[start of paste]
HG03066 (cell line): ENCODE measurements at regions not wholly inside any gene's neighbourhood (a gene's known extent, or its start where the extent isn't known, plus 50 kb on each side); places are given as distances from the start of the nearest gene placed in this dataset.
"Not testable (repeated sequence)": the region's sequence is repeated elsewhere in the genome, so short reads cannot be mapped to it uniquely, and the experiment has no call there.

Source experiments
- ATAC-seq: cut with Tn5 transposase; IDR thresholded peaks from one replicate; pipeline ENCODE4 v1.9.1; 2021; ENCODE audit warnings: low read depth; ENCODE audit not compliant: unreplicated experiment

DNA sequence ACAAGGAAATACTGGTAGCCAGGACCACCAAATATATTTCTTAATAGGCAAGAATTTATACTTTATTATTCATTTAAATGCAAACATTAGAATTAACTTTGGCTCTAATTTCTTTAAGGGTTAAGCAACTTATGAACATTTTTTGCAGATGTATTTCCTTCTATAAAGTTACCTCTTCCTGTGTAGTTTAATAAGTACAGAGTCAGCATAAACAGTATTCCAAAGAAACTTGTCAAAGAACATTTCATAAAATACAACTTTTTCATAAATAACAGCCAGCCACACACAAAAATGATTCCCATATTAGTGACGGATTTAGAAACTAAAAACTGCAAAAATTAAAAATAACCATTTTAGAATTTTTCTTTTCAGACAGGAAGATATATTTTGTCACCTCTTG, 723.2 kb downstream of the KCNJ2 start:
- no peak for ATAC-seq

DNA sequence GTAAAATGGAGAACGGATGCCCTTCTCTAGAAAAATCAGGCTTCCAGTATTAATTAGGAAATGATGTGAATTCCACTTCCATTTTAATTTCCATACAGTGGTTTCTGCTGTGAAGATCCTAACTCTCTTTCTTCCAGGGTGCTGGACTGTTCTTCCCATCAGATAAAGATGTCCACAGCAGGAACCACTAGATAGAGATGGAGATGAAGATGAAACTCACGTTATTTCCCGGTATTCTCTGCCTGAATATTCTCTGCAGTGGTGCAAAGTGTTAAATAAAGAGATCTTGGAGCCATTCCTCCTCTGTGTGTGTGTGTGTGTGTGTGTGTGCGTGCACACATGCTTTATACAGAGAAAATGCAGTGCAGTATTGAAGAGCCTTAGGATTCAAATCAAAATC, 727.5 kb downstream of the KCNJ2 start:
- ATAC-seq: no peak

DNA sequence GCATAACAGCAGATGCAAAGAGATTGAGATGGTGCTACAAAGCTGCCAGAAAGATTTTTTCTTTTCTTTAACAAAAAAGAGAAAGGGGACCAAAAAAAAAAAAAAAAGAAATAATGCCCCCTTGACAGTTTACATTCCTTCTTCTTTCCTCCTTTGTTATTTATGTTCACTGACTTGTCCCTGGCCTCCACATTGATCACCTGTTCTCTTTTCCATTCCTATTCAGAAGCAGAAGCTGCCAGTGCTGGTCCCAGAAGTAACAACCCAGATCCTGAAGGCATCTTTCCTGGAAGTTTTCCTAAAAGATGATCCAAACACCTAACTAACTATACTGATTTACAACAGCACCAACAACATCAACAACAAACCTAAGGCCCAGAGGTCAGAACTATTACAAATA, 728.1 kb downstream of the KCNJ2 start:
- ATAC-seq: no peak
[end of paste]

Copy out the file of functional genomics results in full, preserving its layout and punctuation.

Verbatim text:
HG03066 (cell line): ENCODE measurements at regions not wholly inside any gene's neighbourhood (a gene's known extent, or its start where the extent isn't known, plus 50 kb on each side); places are given as distances from the start of the nearest gene placed in this dataset.
"Not testable (repeated sequence)": the region's sequence is repeated elsewhere in the genome, so short reads cannot be mapped to it uniquely, and the experiment has no call there.

Source experiments
- ATAC-seq: cut with Tn5 transposase; IDR thresholded peaks from one replicate; pipeline ENCODE4 v1.9.1; 2021; ENCODE audit warnings: low read depth; ENCODE audit not compliant: unreplicated experiment

DNA sequence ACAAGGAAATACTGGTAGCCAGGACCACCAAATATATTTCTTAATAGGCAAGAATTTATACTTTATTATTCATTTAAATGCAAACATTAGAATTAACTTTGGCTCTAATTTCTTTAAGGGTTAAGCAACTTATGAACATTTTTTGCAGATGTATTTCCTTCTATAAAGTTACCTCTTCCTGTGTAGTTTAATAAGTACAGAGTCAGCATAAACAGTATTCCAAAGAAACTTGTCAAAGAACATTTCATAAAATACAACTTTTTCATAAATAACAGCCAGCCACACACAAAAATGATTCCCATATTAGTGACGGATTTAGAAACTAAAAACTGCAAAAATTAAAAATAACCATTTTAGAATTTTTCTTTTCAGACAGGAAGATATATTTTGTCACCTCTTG, 723.2 kb downstream of the KCNJ2 start:
- no peak for ATAC-seq

DNA sequence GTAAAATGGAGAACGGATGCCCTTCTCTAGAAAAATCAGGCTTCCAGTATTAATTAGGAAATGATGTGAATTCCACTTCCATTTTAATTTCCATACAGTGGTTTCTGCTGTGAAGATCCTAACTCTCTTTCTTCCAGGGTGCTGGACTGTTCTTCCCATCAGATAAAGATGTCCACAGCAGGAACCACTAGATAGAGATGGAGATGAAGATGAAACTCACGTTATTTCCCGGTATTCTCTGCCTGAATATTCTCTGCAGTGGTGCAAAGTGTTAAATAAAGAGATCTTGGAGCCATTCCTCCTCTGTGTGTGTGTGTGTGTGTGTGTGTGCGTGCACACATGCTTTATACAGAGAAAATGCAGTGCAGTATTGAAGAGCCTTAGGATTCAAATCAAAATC, 727.5 kb downstream of the KCNJ2 start:
- ATAC-seq: no peak

DNA sequence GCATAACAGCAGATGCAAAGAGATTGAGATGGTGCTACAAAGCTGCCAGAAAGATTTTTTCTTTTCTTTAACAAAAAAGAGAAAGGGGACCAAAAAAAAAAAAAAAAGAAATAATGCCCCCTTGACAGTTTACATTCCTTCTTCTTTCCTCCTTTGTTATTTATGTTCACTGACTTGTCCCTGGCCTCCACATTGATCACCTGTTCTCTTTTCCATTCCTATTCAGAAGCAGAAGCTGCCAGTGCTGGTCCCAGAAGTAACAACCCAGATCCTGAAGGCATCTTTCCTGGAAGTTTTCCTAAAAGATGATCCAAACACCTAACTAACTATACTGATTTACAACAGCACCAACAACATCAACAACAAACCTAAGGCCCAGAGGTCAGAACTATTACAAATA, 728.1 kb downstream of the KCNJ2 start:
- ATAC-seq: no peak